3. Vig, how can 45 years have passed? I remember hearing about JFK's assassination as a young child at school. I couldn't stop sobbing.

    I agree with that America would have withdrawn and not fought in Viet Nam had Kennedy lived. But, MacDaddy, as far as the "high-brow arrogant" French, they were smart enough to get out and let us foot the bill. Kennedy, felt Vietnam needed to be won by the Vietnamese, not by Americans.

    Damn, Mike, that's a story I'd like to hear. You are right. This is one of those memorable occasions that never leave you. For me, it's not history, but an acute memory.

  4. The assassination of John Kennedy marked the first ascension of a war-happy (though never in combat himself) Texan squandering tremendous amounts of American money and lives in a war that benefited few besides KBR.

    Did we learn? Twice since then, we've sent a Texan to the Oval Office (although the third Texan never won cleanly,) and what did we get each time? Yep. WAR.

    Hopefully, this country will never make that mistake again. Texas politicians are scum, even the ones you might think you like.

  5. Trail of tears? Read more about the trail of tears' unknown excesses: Here's is the Concerned Sargeant's letter reporting one Mai Lai a month. Written in 1970, it was declassified only in 2002. And here's the context. We Americans have no idea of tears.

  6. Jolly Roger, exception to political Texas scum: Ann Richards. I admire her daughter, Cecile Richards, head of Planned Parenthood. Ann Richards would have been a great president; and I would probably vote for Cecile, also.

    We can, however, blame Texas for voting Bushit over Richards as governor. He never won either presidential election and I don't recognize him as president. The next 56 days can't go fast enough for me.

    Thanks, Boris. Trust The Nation to print the truth. I read the article and the letter—chilling description of the battles. As against the war as I was (and am), and as much as I thought I knew, I didn't know much about the horrific reality.

    I'm conflicted about LBJ as scum, who did so much for Civil Rights and social programs, yet I can't forget Viet Nam.

    Yet, in 1965, LBJ had the following conversation with Mike Mansfield [from NPR:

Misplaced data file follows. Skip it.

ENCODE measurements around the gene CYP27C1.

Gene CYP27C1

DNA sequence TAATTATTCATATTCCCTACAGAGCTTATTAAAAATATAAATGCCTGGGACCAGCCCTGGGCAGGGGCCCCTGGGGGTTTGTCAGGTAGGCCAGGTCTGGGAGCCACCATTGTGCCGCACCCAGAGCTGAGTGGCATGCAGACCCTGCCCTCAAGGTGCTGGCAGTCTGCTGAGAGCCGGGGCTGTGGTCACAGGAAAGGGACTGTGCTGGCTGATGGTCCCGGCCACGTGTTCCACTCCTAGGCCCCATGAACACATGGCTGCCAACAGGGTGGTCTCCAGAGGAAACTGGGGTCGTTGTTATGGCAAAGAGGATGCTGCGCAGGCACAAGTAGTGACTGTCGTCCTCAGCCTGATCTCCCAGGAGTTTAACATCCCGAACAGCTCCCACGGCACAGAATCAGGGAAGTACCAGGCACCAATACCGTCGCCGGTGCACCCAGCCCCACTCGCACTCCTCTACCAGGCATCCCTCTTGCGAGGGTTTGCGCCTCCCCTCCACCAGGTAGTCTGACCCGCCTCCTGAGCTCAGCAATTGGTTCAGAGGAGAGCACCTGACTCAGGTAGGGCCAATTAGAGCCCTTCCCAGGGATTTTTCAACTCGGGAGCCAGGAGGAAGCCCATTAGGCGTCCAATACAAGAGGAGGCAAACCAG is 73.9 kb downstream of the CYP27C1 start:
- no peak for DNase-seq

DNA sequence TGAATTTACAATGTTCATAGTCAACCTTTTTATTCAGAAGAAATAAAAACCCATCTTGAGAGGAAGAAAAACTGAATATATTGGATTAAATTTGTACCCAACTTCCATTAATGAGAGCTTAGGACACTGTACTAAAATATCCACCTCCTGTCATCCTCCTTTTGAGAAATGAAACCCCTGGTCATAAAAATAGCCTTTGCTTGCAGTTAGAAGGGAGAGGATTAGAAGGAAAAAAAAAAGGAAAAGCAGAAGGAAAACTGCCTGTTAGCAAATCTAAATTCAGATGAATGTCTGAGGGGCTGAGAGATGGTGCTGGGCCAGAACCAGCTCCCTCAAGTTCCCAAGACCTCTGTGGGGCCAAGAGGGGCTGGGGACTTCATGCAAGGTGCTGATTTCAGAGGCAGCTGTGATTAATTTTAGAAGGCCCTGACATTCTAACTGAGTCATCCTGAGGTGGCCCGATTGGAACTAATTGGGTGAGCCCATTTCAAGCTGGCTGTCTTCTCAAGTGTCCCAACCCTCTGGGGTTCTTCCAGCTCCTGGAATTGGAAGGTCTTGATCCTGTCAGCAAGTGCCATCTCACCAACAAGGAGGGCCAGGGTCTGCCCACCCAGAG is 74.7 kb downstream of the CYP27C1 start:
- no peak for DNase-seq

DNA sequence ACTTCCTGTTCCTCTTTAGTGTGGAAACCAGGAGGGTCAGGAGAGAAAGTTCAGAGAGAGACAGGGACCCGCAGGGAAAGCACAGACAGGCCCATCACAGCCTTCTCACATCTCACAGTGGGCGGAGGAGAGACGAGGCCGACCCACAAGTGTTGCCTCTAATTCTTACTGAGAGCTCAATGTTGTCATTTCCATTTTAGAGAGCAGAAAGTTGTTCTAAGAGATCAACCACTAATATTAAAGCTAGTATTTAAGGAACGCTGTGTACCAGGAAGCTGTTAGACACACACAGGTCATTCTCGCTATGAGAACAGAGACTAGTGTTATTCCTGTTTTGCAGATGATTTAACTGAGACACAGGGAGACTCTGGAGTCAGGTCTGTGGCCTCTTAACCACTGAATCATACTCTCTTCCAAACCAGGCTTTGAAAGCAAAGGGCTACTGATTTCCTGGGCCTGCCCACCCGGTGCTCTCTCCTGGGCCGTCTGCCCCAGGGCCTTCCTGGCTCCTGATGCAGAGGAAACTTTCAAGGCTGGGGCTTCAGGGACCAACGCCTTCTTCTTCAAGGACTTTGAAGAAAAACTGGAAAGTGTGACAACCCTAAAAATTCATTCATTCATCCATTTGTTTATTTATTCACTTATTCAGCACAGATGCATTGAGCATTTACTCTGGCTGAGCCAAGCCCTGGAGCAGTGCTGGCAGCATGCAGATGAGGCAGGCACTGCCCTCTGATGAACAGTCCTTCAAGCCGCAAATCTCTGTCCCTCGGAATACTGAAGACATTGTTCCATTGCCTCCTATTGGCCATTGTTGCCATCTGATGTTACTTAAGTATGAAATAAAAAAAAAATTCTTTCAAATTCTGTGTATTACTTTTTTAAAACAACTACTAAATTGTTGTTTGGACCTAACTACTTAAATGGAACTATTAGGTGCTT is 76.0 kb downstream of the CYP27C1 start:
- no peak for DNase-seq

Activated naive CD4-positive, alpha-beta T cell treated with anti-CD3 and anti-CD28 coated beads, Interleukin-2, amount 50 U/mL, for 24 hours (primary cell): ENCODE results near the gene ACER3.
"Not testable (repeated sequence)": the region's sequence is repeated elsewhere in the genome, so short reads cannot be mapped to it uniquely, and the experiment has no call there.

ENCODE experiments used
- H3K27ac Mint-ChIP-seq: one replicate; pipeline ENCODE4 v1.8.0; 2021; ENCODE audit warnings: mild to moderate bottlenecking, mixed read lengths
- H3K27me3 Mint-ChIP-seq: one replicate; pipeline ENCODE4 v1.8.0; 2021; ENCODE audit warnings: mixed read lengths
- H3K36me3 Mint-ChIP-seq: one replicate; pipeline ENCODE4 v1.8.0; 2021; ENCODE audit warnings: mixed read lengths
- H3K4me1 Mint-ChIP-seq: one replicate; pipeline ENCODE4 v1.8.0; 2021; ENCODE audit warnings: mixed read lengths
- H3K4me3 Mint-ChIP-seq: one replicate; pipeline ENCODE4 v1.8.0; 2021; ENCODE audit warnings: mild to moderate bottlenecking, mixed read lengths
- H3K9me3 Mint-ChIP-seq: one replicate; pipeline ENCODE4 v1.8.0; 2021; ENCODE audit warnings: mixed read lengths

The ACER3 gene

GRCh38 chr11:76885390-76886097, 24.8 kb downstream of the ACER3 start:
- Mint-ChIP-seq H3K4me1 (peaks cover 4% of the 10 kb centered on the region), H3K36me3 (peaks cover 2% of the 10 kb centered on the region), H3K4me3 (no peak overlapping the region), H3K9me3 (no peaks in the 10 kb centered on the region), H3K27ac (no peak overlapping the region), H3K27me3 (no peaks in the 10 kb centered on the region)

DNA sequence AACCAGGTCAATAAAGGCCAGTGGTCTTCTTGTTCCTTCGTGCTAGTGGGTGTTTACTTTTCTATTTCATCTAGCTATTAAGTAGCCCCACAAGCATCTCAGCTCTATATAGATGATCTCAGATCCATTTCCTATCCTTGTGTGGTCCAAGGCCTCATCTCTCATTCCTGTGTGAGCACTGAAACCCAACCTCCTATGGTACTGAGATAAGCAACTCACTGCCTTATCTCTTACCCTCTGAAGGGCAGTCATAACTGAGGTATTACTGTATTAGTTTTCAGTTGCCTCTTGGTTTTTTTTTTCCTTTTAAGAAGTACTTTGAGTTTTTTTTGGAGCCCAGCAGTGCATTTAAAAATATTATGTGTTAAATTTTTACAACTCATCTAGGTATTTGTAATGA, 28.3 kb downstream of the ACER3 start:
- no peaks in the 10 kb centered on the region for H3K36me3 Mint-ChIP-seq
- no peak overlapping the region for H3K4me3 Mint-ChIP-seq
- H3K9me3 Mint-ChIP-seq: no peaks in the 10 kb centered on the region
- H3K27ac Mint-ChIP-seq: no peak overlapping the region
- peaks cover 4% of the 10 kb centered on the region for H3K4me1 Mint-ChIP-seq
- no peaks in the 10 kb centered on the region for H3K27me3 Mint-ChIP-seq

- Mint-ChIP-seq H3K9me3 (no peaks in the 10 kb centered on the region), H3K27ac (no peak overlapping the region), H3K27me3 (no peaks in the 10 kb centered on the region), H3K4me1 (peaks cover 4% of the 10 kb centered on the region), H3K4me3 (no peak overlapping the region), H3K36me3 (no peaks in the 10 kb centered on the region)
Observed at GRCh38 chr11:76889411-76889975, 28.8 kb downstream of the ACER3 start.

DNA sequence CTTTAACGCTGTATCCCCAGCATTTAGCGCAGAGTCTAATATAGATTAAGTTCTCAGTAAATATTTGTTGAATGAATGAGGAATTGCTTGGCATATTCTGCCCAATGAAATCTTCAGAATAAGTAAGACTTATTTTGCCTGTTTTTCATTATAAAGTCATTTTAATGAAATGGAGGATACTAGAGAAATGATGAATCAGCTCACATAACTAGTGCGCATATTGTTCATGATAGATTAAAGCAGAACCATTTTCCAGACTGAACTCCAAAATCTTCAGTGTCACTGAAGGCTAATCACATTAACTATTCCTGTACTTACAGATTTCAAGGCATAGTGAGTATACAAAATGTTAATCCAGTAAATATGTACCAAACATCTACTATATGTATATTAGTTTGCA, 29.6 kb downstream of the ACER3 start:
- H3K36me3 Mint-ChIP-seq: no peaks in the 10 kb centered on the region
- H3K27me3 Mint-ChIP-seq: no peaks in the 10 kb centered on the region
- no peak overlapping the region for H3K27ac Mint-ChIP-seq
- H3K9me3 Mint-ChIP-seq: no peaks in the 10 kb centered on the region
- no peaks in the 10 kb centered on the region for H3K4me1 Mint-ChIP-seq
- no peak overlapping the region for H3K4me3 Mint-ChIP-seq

LBJ: My judgment is, and I'm no military man at all. But. . . if they get a hundred and fifty [Americans], they'll have to have another hundred and fifty. And then they'll have to have another hundred and fifty. So, the big question then is: What does the Congress want to do about it?...And I think I know what the country wants to do now. But I'm not sure that they want to do that six months from now.

    NPR: Opinion polls in spring of 1965, showed Americans favoring military action in Vietnam two to one. But Johnson knew that support would erode if expanded fighting sent more Americans home in body bags. In a June 21, 1965, call with Defense Secretary Robert McNamara, Johnson described with almost stunning prescience how the future might - and in fact, would - unfold, with domestic opposition growing to a distant war the U.S. did not know how to win."

    [Entire article]

    I always wonder whether LBJ wanted to get involved with 'Nam or whether the public, in fear of the continuing Cold War, pushed him into the fray.

    Of course, others call him "a crook who abused the power of his office, a liar, self-centered, crude, abusive man. He deserves credit for forcing through the 1964 Civil Rights Act after a lifetime of being the key strategist of the Southern block of the U.S. Senate, a role in which he filibustered and blocked every anti-Lynching and Civil Rights bill." Bill Moyers has a different perspective.

    As concerns Texas politicians, LBJ was an enigma, maybe only semi-scum.

  7. I think LBJ had his heart in the right place, if not his head. Unlike Bush he didn't wage war so he could ensure re-election. He actually believed it was the right thing to do. As to Texans I know a lot of them, but there are few I like.

  8. Thank you, Mike. In many ways, I greatly admired LBJ and I loved Lady Bird who was way ahead of environmental issues. She had a foundation to support planting wildflowers native to each state.

    LBJ's escalation in Viet Nam broke my heart. I will say one thing for him—he knew when to quit. And then we got Nixon. After that, LBJ didn't look so bad.

    BTW, all the good Texans are in Austin.

  9. The 2nd & 3rd tragedies, the deaths of MLK & RFK, left Progressives without a leader to contest with the America's fist war criminal, Richard M. Nixon. All the Liberals could put up was LBJ's sychophant Hubert Horatio Humphrey. Progressivism lay dormant for forty years.